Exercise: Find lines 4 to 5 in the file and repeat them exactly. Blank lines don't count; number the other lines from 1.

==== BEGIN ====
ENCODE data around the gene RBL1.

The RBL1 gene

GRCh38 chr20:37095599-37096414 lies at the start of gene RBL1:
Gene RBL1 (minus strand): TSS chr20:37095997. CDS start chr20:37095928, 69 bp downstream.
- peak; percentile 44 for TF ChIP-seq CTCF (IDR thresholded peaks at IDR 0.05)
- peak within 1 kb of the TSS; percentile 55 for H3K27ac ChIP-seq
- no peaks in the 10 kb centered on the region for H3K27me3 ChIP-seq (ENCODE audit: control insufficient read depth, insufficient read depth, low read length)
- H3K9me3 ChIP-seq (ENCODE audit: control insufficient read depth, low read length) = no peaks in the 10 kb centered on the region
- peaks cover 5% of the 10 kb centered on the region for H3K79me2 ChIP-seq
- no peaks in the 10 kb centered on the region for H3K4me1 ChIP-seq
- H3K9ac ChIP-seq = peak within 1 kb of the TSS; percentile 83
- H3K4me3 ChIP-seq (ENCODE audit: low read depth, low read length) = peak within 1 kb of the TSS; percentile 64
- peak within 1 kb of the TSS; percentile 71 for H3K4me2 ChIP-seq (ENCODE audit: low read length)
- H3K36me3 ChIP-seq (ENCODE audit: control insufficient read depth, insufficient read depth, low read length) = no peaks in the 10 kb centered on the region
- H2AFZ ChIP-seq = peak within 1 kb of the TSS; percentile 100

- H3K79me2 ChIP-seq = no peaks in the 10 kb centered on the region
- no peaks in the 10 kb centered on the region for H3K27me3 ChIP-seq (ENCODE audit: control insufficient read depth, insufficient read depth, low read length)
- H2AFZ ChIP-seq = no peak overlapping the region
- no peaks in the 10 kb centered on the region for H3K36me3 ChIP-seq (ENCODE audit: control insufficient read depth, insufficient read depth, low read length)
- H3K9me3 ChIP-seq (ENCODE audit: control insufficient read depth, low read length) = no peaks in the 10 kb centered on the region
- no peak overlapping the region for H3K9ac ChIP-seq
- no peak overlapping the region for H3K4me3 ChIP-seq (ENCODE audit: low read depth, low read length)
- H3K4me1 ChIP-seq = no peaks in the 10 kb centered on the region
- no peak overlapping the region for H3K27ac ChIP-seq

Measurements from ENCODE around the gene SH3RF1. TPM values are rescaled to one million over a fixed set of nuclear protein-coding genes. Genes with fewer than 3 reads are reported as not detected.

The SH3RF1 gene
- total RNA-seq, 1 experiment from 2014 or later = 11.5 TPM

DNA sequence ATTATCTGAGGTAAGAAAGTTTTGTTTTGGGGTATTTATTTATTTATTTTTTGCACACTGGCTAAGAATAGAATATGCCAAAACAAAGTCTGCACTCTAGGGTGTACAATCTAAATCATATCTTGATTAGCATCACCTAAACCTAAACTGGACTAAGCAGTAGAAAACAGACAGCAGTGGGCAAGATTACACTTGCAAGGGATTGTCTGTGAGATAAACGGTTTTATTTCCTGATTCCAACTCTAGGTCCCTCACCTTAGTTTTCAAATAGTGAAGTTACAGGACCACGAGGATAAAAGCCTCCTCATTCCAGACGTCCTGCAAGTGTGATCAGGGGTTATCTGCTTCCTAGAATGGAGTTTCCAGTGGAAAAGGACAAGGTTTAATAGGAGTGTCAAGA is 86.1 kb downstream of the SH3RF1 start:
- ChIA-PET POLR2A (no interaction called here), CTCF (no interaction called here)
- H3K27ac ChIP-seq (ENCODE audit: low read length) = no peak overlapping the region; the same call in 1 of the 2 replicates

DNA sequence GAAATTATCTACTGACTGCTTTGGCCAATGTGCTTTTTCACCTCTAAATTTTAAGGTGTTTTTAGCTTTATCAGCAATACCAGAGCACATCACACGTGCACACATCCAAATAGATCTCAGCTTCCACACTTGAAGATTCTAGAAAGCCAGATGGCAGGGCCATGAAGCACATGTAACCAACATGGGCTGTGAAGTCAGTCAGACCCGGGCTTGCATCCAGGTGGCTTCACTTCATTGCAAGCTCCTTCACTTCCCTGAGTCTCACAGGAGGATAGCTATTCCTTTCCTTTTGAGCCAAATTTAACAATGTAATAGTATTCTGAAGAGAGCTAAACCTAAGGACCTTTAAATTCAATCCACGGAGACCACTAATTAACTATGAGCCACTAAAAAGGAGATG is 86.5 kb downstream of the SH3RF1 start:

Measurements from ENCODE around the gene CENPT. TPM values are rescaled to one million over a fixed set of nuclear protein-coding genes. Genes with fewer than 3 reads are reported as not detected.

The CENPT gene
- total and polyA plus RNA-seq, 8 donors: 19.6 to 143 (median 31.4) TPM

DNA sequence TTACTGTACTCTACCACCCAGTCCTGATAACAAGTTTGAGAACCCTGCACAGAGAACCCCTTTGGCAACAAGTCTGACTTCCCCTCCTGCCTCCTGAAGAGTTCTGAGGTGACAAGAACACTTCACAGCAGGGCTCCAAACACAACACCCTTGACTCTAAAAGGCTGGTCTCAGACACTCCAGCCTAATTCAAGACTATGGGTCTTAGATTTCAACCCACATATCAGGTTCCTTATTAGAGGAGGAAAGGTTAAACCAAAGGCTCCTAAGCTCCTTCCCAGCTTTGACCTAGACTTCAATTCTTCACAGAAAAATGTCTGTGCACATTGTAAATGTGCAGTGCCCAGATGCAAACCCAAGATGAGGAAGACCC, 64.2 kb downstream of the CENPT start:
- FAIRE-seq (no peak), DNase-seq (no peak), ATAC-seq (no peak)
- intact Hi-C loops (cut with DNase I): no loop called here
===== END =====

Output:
Gene RBL1 (minus strand): TSS chr20:37095997. CDS start chr20:37095928, 69 bp downstream.
- peak; percentile 44 for TF ChIP-seq CTCF (IDR thresholded peaks at IDR 0.05)